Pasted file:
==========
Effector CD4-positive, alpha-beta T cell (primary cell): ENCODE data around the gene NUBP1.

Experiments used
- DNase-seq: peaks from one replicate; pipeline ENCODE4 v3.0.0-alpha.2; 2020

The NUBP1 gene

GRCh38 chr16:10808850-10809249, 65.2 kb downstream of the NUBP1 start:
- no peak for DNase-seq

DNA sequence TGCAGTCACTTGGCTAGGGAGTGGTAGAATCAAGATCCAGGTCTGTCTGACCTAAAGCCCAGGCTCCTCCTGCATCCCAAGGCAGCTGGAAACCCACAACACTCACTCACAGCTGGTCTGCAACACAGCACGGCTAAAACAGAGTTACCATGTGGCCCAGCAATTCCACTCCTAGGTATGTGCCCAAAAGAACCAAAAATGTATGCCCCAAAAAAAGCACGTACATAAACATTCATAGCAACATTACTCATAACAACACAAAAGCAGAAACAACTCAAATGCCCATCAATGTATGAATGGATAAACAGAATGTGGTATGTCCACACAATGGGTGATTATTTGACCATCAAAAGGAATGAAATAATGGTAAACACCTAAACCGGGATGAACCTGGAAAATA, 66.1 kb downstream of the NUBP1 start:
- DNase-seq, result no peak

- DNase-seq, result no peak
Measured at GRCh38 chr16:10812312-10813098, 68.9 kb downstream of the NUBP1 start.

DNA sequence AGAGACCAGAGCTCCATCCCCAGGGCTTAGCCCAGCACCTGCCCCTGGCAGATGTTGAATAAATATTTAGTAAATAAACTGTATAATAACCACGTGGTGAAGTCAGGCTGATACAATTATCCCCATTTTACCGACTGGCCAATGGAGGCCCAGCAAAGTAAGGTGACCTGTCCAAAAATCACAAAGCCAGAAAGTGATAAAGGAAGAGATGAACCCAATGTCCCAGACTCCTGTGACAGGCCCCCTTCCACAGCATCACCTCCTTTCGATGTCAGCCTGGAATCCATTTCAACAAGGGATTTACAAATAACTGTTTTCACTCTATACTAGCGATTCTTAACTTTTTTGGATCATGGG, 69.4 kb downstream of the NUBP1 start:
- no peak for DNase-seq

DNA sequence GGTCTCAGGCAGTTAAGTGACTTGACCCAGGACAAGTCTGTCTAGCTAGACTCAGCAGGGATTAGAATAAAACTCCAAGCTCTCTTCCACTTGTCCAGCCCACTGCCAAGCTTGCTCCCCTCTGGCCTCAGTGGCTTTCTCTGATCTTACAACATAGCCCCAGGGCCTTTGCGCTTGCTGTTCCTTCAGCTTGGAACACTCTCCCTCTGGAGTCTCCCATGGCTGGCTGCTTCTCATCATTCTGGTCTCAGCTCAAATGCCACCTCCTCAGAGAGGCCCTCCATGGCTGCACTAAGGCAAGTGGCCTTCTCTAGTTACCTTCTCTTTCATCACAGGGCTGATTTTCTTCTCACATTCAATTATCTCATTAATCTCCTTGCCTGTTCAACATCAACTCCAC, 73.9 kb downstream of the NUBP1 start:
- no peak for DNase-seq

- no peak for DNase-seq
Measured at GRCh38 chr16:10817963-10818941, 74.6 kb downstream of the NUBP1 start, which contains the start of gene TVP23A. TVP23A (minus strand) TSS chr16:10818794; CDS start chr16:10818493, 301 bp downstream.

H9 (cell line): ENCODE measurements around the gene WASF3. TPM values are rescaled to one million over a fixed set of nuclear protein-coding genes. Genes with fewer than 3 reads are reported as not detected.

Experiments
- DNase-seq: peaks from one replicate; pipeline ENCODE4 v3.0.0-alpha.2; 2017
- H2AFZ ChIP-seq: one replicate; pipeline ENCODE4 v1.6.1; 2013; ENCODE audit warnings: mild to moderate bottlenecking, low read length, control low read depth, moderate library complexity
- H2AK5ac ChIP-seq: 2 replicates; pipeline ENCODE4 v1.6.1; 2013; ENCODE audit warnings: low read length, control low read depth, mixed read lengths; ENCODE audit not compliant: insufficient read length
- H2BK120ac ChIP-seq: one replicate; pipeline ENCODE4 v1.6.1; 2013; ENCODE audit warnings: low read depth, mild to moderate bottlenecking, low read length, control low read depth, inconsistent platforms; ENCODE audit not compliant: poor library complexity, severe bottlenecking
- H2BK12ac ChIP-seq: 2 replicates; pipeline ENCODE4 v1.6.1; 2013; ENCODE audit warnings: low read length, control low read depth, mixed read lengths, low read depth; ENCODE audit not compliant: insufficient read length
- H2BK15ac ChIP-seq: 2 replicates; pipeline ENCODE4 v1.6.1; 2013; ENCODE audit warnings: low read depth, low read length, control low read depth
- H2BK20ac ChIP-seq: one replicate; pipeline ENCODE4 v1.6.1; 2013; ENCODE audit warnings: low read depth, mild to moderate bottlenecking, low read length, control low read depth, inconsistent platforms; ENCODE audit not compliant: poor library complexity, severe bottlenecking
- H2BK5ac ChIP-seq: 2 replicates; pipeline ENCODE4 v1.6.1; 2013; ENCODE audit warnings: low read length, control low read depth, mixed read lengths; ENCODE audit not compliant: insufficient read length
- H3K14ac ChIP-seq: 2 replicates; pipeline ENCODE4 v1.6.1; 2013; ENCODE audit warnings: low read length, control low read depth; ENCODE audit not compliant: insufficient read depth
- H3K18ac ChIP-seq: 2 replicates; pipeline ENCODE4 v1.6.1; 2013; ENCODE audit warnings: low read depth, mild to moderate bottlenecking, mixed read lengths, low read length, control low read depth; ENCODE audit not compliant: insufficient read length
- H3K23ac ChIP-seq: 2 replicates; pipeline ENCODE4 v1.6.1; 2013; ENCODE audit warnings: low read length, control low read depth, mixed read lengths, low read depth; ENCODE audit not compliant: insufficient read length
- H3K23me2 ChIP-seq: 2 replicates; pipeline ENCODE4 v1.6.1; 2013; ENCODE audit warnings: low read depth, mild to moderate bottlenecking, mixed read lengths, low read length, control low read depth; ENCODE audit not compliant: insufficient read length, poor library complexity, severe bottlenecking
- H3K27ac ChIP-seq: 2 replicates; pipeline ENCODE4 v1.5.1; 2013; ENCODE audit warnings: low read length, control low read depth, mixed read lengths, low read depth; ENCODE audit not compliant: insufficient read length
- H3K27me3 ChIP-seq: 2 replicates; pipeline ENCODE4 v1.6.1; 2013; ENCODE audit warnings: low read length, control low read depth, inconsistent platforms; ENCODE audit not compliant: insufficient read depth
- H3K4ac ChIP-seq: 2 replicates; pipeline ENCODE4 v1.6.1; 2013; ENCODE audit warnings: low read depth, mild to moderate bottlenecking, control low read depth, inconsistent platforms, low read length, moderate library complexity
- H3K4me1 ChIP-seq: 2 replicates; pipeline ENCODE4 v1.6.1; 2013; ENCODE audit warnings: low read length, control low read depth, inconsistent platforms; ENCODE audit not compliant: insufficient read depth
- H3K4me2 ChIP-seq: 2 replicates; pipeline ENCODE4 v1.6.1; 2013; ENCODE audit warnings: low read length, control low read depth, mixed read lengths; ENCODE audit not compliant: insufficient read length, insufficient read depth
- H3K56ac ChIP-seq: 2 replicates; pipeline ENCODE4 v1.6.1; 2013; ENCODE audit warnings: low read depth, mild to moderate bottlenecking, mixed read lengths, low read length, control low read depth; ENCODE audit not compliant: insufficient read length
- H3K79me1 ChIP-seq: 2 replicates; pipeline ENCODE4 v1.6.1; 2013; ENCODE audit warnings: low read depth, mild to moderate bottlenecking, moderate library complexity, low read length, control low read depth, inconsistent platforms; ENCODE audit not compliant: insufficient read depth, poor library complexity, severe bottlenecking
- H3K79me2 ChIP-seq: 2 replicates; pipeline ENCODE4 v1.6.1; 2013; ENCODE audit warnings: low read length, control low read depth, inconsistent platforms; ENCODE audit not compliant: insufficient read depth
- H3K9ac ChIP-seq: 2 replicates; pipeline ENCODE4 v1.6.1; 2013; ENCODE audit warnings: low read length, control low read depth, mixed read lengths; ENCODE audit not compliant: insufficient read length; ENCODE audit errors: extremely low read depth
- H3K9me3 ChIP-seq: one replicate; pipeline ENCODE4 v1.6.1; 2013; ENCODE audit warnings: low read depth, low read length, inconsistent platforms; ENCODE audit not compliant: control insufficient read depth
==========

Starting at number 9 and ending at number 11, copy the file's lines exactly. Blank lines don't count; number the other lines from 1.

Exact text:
- DNase-seq, result no peak
Measured at GRCh38 chr16:10812312-10813098, 68.9 kb downstream of the NUBP1 start.

DNA sequence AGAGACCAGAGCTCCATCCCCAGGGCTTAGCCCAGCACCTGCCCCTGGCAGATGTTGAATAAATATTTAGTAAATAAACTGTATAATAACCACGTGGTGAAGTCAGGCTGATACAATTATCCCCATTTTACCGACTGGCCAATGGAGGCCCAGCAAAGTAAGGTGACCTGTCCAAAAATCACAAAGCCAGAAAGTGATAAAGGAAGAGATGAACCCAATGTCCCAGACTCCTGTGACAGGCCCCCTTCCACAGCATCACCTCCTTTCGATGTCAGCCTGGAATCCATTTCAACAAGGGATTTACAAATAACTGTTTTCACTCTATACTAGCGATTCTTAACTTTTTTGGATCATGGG, 69.4 kb downstream of the NUBP1 start: